Lloyds sets aside £1bn extra to cover PPI mis-selling

Lloyds also owns the Bank of Scotland and Halifax brands. Picture: John Devlin
Lloyds also owns the Bank of Scotland and Halifax brands. Picture: John Devlin
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Lloyds Banking Group has set aside another £1 billion to meet compensation claims for the mis-selling of payment protection insurance (PPI).

The part state-owned lender – owner of the Bank of Scotland and Halifax brands – is by far the worst affected by the PPI scandal, and said as part of today’s third-quarter trading update that its total compensation bill has reached £17bn.

The banking industry’s overall PPI bill already stands at more than £30bn.

Earlier this year, the Financial Conduct Authority (FCA) moved to put a June 2019 deadline on claims in an effort to draw a line under what has been one of the biggest banking scandals in history.

READ MORE: Banks facing hit after watchdog extends PPI claims deadline

Lloyds’ extra PPI provision meant that statutory pre-tax profits came in 15 per cent below last year at £811 million in the quarter. Underlying profit for the third quarter fell 3 per cent to just under £2bn.

Results also show a pension hit following the Brexit vote, which comes as company schemes are hammered by falling bond yields. The bank’s schemes moved from a net surplus of £430m to a net deficit of £740m in the quarter.

George Culmer, chief financial officer at Lloyds, said the PPI provision takes the bank through to 2019 and the FCA deadline.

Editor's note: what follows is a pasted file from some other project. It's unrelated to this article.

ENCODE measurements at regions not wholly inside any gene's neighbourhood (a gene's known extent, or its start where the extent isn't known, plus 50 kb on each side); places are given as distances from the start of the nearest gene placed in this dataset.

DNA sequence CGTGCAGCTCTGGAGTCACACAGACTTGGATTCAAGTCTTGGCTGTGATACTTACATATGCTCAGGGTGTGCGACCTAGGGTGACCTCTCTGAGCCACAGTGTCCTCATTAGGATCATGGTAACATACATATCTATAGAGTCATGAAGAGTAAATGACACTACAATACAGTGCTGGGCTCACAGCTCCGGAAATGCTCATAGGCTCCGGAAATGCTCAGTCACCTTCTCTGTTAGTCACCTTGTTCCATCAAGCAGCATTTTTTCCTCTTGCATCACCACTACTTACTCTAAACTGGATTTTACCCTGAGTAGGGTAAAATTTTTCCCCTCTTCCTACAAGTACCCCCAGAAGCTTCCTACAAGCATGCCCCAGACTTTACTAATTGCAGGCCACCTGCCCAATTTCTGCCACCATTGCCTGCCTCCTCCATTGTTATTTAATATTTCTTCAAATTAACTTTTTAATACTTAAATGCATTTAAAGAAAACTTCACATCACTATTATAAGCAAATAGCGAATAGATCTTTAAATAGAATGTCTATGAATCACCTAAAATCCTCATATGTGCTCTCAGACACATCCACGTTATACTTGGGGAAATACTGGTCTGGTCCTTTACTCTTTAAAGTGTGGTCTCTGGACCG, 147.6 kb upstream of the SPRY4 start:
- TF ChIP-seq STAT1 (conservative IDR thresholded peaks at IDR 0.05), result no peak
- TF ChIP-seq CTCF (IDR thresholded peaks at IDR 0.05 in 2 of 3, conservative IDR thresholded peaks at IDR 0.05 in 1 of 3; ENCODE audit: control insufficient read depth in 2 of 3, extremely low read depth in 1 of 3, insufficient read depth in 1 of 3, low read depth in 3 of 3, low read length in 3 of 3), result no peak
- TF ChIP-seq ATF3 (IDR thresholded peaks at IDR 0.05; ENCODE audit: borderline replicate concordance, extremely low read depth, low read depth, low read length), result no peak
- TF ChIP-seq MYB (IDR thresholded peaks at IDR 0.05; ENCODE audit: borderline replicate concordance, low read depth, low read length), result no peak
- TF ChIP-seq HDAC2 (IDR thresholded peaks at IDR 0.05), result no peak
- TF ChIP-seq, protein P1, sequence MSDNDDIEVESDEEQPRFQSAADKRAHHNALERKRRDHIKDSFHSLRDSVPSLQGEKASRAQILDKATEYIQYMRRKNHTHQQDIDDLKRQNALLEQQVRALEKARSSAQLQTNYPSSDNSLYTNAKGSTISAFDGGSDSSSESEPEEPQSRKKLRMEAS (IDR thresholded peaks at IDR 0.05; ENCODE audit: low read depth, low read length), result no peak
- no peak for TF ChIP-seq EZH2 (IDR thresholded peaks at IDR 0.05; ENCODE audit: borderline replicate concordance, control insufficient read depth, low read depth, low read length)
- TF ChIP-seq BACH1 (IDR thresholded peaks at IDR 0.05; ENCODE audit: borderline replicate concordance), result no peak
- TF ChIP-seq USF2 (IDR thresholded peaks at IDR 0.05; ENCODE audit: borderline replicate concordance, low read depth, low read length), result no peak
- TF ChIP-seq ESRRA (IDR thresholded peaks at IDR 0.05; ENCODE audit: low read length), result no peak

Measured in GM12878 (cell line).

READ MORE: 3,000 more jobs and 200 more branches to go at Lloyds Bank

On Brexit, chief executive Antonio Horta-Osorio said that there has been “no significant” drop in consumer activity following the referendum result.

He added: “We don’t see any change in consumer trends. But on the business side, SMEs and mid-size corporates, there has been some impact on businesses holding back on investment.

“The British economy is in a very strong position facing Brexit. But uncertainty will persist and the economy requires fiscal stimulus in infrastructure and house building.”

In its results, Lloyds also said it has accounted for a further £150m provision to cover other conduct issues, including £100m relating to packaged bank accounts.

The figures come after Chancellor Philip Hammond ditched plans for a Lloyds share sale to the public earlier this month, instead planning to offload the UK government’s remaining 9 per cent stake to institutional investors.

In July, Horta-Osorio announced that Lloyds was cutting 3,000 jobs and shutting 200 branches as part of an efficiency drive.

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